Marty’s outlook changes when he meets a plain, 29-year-old schoolteacher, Clara Davis (Nancy Marchand), at the Waverly Club, a local singles dance club. Clara’s vulnerability and shyness gradually make Marty forget his own problems and reveal his gentle, protective nature to her. Marty’s affection gives Clara the courage to stand up to Marty’s mother when she, fearing being left alone, attempts to come between Clara and her son. The conclusion, unfortunately, is marred by Marty’s all too-rapid transformation.
Chayefsky’s screenplay is an honest portrayal of a post-World War II working class family confronting a rapidly changing America. Marty’s “old world ways”—the result of being the “good son” to his mother—are most evident when he appears bewildered by the superficial, sometimes cruel behavior of the men toward women at the Waverly Club. Steiger gives an equally honest performance free of the strain that sometimes undermined his later work in movies.
Two years later, the movie version of Marty (with different lead actors) would win several Academy Awards. By then, honest (or any) portrayals of working class, especially “ethnic,” families had pretty much disappeared from television screens, largely due to the advertisers’ insistence that they could not sell glistening chrome appliances and the middle-class, suburban lifestyle in the midst of such settings.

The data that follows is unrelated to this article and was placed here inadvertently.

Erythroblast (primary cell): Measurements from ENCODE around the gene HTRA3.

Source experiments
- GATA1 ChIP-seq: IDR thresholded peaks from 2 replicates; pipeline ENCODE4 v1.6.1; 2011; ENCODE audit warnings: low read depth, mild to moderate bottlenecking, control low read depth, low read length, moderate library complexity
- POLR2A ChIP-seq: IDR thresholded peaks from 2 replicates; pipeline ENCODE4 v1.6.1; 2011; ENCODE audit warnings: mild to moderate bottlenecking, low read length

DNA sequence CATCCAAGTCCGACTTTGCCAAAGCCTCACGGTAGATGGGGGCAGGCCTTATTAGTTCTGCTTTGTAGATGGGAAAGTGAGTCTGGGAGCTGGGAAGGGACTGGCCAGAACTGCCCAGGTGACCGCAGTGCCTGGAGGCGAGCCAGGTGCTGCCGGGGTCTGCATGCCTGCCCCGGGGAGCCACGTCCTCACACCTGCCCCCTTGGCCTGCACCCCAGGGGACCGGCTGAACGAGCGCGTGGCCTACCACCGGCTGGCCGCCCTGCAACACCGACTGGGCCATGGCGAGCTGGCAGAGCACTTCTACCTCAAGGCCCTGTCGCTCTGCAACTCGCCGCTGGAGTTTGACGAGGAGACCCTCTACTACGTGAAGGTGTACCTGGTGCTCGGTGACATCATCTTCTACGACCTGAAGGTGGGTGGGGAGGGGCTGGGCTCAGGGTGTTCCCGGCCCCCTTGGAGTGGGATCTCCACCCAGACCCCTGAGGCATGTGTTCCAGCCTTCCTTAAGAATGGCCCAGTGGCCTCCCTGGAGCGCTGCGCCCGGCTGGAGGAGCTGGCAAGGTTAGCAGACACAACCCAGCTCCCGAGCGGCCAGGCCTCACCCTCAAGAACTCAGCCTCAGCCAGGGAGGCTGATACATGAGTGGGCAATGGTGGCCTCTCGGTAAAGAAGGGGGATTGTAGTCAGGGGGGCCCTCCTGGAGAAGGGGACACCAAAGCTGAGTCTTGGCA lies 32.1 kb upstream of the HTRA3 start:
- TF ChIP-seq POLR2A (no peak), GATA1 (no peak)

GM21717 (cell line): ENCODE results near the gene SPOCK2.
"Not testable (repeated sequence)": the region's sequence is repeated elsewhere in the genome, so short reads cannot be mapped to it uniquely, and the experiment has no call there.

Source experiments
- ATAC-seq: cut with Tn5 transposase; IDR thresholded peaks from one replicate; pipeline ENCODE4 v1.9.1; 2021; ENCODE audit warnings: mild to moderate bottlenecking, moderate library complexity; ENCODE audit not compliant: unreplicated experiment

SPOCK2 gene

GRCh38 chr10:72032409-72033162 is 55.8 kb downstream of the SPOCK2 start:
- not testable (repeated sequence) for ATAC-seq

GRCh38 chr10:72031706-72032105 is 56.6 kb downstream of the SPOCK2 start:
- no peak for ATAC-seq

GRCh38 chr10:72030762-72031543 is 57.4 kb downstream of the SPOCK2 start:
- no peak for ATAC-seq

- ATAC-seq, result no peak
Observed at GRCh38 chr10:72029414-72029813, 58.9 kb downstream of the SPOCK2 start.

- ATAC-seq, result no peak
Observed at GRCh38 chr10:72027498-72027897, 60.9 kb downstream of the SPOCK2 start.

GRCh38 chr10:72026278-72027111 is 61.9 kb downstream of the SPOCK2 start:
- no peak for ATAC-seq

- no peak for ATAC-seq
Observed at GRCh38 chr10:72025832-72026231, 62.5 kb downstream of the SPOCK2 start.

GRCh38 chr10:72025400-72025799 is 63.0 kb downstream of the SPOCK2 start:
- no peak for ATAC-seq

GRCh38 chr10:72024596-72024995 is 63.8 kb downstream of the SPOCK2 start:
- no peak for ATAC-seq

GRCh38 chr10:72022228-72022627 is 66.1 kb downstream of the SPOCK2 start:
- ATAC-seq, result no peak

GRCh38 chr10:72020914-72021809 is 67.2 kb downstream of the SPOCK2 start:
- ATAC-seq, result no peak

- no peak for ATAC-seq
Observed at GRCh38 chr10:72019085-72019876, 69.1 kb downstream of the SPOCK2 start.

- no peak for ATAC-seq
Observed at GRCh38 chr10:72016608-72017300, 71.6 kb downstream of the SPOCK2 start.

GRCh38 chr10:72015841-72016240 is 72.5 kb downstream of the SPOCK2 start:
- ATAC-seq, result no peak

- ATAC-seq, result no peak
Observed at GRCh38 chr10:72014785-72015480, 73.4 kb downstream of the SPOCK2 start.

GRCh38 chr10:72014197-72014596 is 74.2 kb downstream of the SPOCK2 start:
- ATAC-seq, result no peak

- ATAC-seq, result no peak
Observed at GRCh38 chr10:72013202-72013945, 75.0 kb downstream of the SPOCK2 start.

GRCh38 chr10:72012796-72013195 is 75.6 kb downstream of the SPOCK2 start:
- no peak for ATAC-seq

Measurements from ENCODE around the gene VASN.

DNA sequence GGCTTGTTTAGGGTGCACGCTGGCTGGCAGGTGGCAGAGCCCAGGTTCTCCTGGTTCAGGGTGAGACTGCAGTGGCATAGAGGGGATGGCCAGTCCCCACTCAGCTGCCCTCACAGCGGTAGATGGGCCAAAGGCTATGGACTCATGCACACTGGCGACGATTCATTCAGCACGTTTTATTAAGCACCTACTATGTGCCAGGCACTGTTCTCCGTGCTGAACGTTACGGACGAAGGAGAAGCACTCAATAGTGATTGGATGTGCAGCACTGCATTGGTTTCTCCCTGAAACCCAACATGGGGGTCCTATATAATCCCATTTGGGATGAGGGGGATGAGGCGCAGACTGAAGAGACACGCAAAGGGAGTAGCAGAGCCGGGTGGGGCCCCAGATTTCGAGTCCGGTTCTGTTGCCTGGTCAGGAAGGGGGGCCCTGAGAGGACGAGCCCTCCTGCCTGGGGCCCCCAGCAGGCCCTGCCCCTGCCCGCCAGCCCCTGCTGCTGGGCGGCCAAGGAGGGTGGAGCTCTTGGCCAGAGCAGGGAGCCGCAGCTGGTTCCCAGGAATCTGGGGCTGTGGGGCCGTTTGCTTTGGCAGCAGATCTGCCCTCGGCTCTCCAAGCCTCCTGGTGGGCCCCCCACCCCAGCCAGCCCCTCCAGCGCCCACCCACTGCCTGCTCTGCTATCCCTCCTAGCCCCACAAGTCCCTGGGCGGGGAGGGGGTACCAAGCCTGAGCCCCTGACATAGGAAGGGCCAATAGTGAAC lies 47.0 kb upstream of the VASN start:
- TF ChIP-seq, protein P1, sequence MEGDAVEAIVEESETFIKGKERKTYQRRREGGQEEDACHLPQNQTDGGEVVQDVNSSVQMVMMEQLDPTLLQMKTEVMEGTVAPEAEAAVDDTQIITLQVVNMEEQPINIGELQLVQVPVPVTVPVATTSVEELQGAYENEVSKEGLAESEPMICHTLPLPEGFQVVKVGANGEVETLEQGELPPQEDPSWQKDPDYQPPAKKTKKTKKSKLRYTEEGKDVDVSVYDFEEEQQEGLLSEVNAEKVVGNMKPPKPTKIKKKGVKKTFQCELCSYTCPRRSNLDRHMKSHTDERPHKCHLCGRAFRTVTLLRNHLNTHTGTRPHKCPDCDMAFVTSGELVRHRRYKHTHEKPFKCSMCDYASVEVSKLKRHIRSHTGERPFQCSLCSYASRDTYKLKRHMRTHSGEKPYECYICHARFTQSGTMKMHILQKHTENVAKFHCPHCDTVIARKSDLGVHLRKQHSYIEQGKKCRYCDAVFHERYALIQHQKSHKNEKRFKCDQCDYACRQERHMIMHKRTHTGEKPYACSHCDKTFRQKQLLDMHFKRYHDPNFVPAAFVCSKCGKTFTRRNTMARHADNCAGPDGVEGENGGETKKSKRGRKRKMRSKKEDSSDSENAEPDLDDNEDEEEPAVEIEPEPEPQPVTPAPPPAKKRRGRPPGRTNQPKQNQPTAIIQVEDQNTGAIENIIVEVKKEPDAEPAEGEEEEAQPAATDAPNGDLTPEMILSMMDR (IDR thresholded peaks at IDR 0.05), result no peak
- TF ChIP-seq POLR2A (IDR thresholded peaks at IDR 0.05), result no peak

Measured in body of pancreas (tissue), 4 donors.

The most acclaimed television program of 1955 was the Kraft Television Theatre hour-long production, Patterns. Written by Rod Serling (later of Twilight Zone fame) and directed by Fielder Cook, the drama, like Marty, portrays a post-World War II America in the throes of wrenching change. All the men are expected to bow to Mr. Ramsie (Everett Sloane), CEO of Ramsie & Co., while all the women, wives as well as employees, are little more than handmaids to the men.
An aging executive, Andy Sloane (Ed Begley), breaks this pattern by arguing that labor deserves some share of the company profits—an attitude left over from the prewar “New Deal”—and thus runs up against Mr. Ramsie’s cost-cutting mentality. There’s no place for the Andy Sloanes in this new corporate world, and several scenes dramatize Mr. Ramsie’s effort to force Sloane into retirement by humiliating him in front of the other executives.